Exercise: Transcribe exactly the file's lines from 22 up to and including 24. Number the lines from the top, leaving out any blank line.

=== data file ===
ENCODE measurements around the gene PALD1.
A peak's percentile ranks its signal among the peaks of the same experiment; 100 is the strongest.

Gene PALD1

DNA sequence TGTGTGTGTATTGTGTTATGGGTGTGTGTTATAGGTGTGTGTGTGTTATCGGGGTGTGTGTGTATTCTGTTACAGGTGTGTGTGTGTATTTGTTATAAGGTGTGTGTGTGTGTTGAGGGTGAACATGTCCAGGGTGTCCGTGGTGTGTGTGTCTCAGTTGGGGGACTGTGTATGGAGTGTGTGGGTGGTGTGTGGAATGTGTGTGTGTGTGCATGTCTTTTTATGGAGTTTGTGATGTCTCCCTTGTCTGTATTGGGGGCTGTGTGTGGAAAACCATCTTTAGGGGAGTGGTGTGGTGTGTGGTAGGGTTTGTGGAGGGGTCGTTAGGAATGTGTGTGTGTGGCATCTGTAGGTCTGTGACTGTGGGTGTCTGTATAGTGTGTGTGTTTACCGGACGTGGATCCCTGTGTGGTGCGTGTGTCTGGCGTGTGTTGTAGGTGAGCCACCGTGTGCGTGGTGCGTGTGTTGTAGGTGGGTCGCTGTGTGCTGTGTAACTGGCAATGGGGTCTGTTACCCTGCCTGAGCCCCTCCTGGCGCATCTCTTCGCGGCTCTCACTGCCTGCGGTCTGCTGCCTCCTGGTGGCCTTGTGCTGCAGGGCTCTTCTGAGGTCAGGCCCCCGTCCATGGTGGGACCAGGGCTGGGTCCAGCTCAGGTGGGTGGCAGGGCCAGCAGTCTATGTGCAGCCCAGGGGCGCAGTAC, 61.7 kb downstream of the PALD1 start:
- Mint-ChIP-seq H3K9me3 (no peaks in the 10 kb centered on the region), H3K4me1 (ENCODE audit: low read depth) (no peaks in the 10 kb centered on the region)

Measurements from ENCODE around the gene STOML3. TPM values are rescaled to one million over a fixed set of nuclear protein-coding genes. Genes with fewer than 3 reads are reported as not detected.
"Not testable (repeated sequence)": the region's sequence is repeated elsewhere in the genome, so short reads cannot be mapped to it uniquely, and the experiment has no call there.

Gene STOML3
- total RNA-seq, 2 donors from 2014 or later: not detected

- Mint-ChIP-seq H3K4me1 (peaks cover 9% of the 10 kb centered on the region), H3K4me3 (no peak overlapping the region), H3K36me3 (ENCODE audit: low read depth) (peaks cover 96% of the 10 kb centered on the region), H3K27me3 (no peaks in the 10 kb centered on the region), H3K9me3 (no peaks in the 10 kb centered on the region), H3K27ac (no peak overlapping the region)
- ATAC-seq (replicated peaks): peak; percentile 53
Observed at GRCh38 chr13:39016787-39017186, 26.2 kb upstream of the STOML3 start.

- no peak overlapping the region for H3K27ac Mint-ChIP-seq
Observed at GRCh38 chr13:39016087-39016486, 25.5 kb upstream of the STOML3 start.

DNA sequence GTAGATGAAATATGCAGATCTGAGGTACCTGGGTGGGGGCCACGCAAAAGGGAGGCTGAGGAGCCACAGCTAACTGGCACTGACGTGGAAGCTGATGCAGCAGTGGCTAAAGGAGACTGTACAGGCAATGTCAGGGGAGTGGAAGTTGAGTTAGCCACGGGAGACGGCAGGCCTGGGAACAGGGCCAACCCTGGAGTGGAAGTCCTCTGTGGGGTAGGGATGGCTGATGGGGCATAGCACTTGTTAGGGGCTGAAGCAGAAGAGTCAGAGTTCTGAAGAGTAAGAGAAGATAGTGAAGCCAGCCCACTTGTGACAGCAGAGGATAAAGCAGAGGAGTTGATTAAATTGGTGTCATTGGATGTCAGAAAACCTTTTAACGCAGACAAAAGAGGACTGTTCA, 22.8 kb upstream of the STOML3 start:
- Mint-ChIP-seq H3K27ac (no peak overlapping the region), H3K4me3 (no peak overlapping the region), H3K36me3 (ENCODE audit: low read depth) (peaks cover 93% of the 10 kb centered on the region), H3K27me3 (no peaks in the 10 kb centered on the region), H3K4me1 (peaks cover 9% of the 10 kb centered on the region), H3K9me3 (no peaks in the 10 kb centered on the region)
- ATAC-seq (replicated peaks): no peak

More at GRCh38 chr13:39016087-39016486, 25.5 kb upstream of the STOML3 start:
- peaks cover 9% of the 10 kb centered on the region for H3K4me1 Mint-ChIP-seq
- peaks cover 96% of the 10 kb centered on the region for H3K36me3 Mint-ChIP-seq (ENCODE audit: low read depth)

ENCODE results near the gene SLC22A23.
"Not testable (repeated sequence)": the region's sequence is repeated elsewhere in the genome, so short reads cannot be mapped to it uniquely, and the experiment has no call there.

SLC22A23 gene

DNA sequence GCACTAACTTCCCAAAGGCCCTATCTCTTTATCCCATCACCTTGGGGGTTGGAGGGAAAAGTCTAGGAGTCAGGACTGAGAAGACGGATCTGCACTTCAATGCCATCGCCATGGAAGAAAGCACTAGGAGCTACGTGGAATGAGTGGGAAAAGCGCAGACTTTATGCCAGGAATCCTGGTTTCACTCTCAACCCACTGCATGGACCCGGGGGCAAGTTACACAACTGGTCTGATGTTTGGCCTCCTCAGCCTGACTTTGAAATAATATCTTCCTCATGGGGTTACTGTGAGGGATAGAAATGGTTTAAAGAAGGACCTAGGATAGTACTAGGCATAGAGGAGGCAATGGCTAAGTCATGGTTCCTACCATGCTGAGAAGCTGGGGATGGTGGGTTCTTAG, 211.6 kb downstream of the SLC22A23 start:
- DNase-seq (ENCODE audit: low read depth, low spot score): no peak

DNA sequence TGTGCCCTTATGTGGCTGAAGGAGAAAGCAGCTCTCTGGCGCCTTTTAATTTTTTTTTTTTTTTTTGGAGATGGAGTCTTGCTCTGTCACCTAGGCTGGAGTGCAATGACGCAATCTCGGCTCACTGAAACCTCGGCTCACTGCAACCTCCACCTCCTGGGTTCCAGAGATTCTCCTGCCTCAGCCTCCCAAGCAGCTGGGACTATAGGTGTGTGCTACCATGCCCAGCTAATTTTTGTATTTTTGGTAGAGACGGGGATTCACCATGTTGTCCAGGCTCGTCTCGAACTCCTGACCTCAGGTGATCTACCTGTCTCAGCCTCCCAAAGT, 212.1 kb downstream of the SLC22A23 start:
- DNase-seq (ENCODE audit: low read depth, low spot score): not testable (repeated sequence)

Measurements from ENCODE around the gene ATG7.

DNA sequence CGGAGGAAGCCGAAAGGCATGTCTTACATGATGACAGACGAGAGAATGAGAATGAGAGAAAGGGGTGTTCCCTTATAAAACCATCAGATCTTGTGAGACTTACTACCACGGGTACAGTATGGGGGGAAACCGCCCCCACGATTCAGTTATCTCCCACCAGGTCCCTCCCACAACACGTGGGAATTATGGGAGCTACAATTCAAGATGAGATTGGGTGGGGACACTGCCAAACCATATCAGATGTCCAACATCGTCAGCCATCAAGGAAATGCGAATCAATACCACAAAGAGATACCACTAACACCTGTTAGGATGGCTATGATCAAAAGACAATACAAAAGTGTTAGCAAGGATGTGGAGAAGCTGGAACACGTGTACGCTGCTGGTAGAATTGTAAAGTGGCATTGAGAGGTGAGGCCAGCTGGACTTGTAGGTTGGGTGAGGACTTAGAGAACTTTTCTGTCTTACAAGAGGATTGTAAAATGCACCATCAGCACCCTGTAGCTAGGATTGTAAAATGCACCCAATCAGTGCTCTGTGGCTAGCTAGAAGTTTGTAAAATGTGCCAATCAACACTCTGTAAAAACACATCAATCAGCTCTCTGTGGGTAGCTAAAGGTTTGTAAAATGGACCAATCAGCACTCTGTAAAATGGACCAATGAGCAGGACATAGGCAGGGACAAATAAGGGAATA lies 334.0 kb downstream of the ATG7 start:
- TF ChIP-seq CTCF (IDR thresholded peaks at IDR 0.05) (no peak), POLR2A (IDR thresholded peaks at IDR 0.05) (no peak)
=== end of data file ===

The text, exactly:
"Not testable (repeated sequence)": the region's sequence is repeated elsewhere in the genome, so short reads cannot be mapped to it uniquely, and the experiment has no call there.

SLC22A23 gene

DNA sequence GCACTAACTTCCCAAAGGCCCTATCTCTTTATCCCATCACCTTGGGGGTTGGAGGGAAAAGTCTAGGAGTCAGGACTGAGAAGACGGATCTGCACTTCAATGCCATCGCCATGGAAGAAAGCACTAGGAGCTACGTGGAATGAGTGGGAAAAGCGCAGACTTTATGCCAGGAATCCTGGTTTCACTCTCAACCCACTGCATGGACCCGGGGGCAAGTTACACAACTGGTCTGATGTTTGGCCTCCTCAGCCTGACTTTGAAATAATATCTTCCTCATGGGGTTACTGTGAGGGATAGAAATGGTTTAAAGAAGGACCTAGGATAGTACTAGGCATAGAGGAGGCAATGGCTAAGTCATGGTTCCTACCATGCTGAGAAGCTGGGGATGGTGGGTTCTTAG, 211.6 kb downstream of the SLC22A23 start: